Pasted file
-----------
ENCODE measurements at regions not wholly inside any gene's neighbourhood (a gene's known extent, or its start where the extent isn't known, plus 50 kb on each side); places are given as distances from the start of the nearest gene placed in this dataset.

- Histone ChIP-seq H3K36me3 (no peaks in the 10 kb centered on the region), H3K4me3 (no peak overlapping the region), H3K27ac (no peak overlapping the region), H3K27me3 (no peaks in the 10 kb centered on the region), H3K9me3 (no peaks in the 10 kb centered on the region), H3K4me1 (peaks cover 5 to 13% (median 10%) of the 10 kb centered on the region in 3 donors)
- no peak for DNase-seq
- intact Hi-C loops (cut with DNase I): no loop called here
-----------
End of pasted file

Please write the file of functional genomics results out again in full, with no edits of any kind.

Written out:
ENCODE measurements at regions not wholly inside any gene's neighbourhood (a gene's known extent, or its start where the extent isn't known, plus 50 kb on each side); places are given as distances from the start of the nearest gene placed in this dataset.

- Histone ChIP-seq H3K36me3 (no peaks in the 10 kb centered on the region), H3K4me3 (no peak overlapping the region), H3K27ac (no peak overlapping the region), H3K27me3 (no peaks in the 10 kb centered on the region), H3K9me3 (no peaks in the 10 kb centered on the region), H3K4me1 (peaks cover 5 to 13% (median 10%) of the 10 kb centered on the region in 3 donors)
- no peak for DNase-seq
- intact Hi-C loops (cut with DNase I): no loop called here